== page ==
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Formula 1

What is causing the spate of loose drain covers in F1?

Two of the three days of pre-season testing have been hit by loose drain covers at Turn 11 bringing out red flags. What is causing the spate of issues?

red flag bahrain testing 2024
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It is important to note off the bat that the drain cover incidents in Bahrain pre-season testing are not the same as those which wrecked practice in Las Vegas.

In Vegas, the drain cover was not properly welded down and the suction of cars going over it lifted it, where it cost both Carlos Sainz and Esteban Ocon a chassis apiece.

That was unacceptable and Ferrari boss Frederic Vasseur has revealed that the team is still in negotiations over a settlement for the damage incurred.

But what we've seen in Bahrain on Days 2 and 3 of the test is not quite the same thing.

In Sakhir, the area of concern is Turn 11 with Charles Leclerc on Day 2 and Sergio Perez on Day 3 bringing up the cover on the right-hand side of the track, beyond the rumble strip.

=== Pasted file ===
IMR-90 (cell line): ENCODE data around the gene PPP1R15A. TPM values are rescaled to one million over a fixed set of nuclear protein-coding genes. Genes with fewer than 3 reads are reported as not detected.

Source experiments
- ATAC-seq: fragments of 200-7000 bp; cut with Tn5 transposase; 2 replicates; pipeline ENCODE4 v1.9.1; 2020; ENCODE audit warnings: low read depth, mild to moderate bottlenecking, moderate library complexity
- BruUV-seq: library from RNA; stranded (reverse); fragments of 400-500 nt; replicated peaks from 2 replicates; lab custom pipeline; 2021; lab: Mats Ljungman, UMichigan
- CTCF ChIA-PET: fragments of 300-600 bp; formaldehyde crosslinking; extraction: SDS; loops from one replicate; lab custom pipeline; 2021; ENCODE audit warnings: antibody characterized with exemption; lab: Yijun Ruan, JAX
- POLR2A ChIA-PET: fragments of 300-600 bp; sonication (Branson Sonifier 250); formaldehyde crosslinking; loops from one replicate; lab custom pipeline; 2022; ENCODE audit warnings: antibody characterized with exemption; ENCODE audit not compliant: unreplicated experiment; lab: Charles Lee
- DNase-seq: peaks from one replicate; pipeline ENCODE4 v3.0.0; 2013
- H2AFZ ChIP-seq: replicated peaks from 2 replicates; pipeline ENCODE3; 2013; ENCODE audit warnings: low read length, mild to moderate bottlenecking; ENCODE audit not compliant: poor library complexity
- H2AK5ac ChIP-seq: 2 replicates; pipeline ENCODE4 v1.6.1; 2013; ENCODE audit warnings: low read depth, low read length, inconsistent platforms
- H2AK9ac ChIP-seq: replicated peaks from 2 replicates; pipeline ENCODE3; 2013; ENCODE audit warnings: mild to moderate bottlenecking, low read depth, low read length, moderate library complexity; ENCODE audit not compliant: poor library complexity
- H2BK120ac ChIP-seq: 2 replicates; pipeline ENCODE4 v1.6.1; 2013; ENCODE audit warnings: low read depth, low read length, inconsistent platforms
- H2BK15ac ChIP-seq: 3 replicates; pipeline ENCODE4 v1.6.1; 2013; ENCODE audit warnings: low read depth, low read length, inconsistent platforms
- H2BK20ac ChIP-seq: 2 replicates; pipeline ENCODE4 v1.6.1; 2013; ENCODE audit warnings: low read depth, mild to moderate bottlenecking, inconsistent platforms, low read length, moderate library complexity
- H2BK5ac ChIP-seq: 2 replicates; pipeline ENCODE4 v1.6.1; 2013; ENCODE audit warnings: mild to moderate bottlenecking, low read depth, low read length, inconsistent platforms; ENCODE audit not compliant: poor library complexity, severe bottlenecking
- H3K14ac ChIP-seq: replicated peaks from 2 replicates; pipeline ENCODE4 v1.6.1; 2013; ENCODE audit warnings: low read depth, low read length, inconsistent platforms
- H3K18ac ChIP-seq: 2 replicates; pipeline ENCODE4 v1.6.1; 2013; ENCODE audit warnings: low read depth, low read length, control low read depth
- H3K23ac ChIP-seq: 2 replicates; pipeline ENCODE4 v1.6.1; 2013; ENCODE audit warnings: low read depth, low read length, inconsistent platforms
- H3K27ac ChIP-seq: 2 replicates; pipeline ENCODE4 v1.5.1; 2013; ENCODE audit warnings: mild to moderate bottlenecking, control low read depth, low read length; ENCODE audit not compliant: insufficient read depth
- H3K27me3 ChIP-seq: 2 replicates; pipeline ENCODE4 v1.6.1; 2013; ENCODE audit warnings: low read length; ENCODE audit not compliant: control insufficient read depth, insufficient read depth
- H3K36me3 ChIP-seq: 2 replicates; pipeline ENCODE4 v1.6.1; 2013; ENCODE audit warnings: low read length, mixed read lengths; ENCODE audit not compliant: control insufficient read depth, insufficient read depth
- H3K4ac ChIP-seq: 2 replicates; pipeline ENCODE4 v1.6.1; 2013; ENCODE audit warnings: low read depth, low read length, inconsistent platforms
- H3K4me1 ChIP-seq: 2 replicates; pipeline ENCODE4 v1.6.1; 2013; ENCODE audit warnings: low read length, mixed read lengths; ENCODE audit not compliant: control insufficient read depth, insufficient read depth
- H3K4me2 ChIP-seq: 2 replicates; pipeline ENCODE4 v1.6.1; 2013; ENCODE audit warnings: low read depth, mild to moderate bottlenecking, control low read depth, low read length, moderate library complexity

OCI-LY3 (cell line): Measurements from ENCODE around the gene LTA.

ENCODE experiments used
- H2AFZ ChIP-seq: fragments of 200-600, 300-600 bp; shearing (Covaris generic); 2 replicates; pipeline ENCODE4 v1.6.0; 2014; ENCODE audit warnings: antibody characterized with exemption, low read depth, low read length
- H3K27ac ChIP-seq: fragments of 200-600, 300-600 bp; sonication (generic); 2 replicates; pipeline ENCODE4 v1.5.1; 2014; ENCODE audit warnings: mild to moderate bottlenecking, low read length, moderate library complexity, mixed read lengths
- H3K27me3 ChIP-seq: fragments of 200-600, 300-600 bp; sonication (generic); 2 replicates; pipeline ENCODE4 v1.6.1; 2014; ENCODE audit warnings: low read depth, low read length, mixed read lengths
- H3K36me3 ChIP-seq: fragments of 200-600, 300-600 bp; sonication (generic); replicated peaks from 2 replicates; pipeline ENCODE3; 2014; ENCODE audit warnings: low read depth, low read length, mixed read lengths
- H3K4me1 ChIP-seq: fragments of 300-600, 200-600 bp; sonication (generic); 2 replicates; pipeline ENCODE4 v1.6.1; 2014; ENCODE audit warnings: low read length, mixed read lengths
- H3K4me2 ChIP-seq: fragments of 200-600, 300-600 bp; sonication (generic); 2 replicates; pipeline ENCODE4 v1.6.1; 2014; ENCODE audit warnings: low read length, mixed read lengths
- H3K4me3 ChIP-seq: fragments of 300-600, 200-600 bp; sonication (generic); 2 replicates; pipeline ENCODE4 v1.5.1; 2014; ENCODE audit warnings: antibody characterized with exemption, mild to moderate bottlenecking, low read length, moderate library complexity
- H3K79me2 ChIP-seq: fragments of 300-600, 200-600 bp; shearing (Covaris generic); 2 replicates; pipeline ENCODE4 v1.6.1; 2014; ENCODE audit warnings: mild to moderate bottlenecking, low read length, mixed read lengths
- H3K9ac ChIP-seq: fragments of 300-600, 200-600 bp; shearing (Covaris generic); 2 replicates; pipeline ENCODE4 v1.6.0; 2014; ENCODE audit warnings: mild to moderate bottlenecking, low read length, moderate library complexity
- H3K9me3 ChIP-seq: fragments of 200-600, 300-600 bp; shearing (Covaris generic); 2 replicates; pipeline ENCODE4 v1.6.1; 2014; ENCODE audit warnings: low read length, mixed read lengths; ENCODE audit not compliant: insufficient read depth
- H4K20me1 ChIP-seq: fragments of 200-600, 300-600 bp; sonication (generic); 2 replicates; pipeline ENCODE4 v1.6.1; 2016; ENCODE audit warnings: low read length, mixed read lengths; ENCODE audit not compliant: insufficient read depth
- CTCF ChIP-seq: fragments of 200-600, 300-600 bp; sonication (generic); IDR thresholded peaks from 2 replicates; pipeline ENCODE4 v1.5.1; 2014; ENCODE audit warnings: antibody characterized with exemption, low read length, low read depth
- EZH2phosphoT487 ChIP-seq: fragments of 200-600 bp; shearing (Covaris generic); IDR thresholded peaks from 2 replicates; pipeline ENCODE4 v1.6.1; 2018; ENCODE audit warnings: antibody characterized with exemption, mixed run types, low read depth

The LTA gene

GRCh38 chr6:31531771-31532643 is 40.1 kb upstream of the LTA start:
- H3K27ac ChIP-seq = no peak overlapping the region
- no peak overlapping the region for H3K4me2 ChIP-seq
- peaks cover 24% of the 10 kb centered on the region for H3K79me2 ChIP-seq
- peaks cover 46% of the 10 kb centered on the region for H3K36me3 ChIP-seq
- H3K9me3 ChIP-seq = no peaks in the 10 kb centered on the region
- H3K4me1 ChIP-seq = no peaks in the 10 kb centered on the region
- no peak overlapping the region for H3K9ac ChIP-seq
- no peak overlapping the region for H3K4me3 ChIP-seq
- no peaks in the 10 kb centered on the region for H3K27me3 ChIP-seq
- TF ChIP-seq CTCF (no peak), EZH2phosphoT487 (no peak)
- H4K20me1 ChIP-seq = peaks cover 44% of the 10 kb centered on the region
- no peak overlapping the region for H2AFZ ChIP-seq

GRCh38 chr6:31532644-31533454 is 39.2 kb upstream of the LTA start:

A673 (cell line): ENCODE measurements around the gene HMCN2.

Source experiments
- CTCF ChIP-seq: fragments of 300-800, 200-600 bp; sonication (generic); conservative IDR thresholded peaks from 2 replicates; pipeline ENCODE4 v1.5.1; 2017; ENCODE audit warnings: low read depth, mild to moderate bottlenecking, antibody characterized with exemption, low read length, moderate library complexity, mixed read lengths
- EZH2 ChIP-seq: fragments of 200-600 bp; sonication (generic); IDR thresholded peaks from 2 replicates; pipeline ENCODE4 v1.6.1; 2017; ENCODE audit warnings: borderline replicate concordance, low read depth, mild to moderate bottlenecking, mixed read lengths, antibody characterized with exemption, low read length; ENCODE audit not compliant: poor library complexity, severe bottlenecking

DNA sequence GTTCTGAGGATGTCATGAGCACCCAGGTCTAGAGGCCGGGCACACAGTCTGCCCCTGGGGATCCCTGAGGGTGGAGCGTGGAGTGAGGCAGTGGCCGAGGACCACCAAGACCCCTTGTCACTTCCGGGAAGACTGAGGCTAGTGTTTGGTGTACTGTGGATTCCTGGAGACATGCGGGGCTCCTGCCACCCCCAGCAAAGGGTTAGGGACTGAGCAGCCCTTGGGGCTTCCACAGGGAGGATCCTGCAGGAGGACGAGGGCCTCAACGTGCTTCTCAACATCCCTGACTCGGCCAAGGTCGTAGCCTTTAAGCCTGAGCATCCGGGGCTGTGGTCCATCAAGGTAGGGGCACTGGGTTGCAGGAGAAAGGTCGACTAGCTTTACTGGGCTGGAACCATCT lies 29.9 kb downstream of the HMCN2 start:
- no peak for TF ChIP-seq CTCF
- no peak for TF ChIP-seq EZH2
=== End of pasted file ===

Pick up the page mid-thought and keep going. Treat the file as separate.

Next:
Drivers have been swinging out wide on the entry to the corner to open it up and carry more speed through the left-hander - and over the drain gully that runs alongside the rumble strip.

Put simply, if the drivers weren't go so close to exceeding track limits there, it would not be a problem - but the fact they are means it is a problem and one that needs fixing, not just in Bahrain.

One reason that has been touted as a potential cause of the spate of drain cover issues recently has been that the increased suction from the floors created by the ground-effect rules is too strong and is ripping up drain covers, which was not a problem with previous generations of car.

It is also important to note that this has happened in Bahrain.

Usually, loose drain covers are encountered on street circuits such as Monaco, Baku, and indeed Las Vegas.

It has also happened in Malaysia in 2017 when an errant drain destroyed the Haas of Romain Grosjean.

But the Bahrain International Circuit is a top-class F1 venue that has not had a history of loose drain covers or any other track issues.

Both F1 and the FIA need to work together with tracks to ensure drain covers and other track infrastructure are secure to ensure this spate ends before another strikes.

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